The Norwegian Central Bank announced last week that it would not be making any changes to the key policy rate. The Executive Board agreed to maintain the 1.75 percent level that was approved at a previous meeting in December last year.
“We decided to keep the interest rate unchanged at today’s meeting,” said the bank’s deputy governor Jan F Qvigstad. “Inflation and the level of activity may for a period be somewhat lower than anticipated. The analyses presented today indicate that the key policy rate should be raised gradually, but somewhat later than expected in autumn,” he added..
Qvigstad also stated that the Central Bank’s regional branches had indicated that output is rising gradually but, with some Norwegian industries still in decline, not at a pace to warrant any rate increases.
The Central Bank’s confirmation that the Asian market has shown strong growth was tempered by reports of the more moderate upswing across Europe.Interest rate expectations for the bank have declined abroad in recent months according to the Norway Post, with the comparative interest rates with other countries widening since autumn. This has brought unanticipated strength and stability to the Norwegian krone.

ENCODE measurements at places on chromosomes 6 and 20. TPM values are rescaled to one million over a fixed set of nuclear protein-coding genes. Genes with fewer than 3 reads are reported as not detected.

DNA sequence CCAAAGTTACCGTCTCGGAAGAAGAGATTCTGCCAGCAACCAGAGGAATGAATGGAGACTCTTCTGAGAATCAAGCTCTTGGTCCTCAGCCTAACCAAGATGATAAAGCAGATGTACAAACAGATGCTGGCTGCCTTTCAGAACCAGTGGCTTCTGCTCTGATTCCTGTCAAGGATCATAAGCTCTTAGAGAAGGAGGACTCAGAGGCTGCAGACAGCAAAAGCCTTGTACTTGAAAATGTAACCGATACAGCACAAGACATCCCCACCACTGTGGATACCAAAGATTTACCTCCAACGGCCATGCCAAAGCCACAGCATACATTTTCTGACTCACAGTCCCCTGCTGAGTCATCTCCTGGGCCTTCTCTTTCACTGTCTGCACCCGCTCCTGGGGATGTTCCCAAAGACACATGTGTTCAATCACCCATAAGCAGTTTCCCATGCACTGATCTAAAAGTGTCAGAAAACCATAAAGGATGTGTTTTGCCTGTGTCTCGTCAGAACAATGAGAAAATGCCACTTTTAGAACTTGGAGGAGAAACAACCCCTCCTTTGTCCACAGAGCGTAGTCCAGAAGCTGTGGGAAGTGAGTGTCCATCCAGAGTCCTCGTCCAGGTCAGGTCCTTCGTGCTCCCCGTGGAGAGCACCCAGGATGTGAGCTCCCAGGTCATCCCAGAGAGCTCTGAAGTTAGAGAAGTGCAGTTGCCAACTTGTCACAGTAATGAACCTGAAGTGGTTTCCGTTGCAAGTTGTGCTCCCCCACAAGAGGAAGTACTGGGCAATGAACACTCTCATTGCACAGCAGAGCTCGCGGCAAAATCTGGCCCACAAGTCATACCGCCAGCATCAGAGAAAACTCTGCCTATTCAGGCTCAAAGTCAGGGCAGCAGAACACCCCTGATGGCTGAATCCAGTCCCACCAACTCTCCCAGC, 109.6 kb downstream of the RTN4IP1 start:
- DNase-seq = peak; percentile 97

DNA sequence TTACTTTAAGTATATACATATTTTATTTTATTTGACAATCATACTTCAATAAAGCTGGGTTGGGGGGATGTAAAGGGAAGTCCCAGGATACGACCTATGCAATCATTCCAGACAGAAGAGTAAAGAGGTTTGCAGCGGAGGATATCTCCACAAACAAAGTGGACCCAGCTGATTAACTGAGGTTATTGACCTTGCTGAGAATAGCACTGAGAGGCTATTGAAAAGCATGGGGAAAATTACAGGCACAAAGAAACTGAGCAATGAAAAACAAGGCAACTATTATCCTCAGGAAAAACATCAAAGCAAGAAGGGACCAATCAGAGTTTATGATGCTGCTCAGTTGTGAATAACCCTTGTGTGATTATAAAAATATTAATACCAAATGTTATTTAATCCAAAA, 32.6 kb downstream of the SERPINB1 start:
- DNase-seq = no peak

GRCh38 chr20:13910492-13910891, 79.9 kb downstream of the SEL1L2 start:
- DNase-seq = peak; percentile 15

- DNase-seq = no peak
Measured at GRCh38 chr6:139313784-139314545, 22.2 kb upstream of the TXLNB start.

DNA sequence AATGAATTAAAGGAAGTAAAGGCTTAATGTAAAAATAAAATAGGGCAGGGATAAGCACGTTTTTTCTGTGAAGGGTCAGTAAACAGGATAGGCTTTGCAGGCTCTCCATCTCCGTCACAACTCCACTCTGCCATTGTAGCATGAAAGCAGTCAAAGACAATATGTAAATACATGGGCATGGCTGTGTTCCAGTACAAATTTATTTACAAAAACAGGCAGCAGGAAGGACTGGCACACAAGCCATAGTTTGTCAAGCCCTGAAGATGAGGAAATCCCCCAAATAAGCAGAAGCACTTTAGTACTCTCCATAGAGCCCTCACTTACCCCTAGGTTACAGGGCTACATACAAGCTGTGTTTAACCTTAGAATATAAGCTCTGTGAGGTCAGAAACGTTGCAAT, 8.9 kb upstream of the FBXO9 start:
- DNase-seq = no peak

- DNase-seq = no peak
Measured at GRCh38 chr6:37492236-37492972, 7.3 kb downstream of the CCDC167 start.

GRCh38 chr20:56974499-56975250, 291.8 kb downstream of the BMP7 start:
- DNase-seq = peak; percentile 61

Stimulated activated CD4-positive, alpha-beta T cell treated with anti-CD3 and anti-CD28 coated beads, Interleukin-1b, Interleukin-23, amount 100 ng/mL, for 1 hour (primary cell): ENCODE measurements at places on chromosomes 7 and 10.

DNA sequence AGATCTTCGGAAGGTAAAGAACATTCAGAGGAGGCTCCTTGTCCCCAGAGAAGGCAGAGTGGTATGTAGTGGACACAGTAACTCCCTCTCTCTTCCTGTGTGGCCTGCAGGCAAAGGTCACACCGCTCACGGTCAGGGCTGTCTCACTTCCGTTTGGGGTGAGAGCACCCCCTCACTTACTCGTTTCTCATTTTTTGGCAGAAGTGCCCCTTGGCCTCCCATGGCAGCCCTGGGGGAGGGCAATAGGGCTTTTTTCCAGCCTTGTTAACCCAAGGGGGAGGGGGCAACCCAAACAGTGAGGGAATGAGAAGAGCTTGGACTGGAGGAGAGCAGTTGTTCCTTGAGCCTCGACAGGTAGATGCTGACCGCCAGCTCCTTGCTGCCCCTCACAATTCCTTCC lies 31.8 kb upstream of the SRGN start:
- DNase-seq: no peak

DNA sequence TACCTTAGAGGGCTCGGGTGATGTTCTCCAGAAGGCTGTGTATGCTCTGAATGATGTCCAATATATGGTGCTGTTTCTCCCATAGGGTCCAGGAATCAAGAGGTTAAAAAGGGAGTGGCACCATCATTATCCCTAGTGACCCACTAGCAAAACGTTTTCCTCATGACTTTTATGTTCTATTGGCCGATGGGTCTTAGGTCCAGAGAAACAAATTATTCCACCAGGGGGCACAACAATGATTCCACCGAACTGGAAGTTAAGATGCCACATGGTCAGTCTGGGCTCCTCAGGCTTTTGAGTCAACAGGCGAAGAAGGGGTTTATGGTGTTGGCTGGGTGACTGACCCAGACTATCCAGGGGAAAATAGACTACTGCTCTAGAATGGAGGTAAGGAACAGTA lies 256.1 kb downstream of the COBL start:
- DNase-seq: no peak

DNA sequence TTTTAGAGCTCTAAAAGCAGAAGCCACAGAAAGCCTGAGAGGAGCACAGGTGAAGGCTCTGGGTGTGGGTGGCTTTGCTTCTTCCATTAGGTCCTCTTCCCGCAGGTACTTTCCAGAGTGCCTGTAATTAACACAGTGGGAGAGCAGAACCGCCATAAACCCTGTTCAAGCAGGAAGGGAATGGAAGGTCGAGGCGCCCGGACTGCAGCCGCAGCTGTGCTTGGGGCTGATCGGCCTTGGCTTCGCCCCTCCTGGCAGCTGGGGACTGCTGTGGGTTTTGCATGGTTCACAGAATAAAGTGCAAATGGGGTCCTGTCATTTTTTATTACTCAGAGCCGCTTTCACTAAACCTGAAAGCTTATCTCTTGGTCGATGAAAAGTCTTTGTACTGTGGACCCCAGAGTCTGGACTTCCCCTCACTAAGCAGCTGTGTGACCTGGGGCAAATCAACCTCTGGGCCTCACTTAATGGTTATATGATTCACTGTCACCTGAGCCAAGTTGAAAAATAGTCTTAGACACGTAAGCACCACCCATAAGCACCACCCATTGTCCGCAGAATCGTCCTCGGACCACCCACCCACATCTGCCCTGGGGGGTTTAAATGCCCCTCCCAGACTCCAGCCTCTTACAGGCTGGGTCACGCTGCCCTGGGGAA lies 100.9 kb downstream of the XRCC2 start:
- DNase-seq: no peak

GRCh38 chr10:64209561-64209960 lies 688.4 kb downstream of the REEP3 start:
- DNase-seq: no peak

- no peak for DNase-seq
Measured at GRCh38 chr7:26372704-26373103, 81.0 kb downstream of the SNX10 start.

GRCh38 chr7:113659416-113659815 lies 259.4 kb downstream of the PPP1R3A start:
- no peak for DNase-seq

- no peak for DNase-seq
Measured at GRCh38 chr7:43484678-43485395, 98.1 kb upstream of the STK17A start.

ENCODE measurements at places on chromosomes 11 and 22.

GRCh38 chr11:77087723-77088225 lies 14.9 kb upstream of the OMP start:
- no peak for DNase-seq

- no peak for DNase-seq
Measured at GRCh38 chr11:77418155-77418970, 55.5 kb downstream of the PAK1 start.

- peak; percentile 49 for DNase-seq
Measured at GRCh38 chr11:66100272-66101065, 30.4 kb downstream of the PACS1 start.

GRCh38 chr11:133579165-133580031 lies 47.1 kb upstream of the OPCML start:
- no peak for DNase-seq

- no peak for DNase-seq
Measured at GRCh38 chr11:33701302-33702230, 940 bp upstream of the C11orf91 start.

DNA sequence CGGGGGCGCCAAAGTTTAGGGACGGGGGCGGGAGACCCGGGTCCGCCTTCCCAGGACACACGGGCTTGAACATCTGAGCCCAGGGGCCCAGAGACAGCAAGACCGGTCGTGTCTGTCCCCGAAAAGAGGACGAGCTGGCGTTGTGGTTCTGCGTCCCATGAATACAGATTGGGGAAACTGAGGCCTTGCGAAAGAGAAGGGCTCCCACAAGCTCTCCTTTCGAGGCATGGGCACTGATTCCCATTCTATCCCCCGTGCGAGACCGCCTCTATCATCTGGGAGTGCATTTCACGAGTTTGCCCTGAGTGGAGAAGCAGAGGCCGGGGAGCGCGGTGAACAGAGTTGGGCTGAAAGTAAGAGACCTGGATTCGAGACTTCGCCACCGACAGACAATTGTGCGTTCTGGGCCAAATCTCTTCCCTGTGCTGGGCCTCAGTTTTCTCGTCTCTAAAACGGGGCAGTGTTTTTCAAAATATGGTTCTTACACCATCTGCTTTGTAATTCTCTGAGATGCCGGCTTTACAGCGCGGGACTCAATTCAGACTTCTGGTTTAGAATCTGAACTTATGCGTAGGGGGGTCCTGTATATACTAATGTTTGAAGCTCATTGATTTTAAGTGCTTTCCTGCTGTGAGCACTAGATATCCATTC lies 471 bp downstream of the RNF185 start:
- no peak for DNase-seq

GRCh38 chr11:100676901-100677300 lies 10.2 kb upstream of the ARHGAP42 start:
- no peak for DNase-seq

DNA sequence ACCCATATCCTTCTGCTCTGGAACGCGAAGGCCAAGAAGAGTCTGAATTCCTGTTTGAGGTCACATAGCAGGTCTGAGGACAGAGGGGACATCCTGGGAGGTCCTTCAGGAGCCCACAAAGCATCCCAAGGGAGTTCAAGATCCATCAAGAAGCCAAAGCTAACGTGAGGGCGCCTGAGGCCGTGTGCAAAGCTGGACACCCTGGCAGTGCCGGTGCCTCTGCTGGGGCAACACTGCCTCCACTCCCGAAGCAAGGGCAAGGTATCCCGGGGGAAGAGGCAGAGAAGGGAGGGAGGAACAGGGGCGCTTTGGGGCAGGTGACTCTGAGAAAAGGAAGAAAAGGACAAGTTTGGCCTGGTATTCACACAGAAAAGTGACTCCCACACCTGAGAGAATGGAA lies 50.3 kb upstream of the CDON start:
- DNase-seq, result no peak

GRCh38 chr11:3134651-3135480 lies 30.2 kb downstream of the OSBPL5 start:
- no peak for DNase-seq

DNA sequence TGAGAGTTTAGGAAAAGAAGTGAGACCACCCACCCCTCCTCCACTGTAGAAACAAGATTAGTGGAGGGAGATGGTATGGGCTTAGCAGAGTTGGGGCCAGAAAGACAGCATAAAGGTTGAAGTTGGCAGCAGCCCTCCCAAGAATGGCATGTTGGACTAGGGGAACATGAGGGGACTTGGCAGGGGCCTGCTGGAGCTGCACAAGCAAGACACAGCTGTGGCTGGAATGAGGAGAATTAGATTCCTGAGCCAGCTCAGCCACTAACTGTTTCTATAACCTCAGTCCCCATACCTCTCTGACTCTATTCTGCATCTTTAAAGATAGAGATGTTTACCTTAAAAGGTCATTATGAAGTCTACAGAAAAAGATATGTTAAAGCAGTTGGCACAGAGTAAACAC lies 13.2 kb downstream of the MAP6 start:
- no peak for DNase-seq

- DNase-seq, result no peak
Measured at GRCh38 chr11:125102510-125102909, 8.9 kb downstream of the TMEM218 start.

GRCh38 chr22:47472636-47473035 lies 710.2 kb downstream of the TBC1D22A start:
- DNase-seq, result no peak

The bank believes that the strengthened currency, coupled with lower wage growth prospects, will exert further downward pressure on inflation in the future.
The Norwegian Central Bank Executive Board has declared that its strategy, barring any major economic shocks, will be to maintain the key policy rate within a 1.5-2.5 percent interval until June 23, when the country’s next Monetary Policy Report will be published.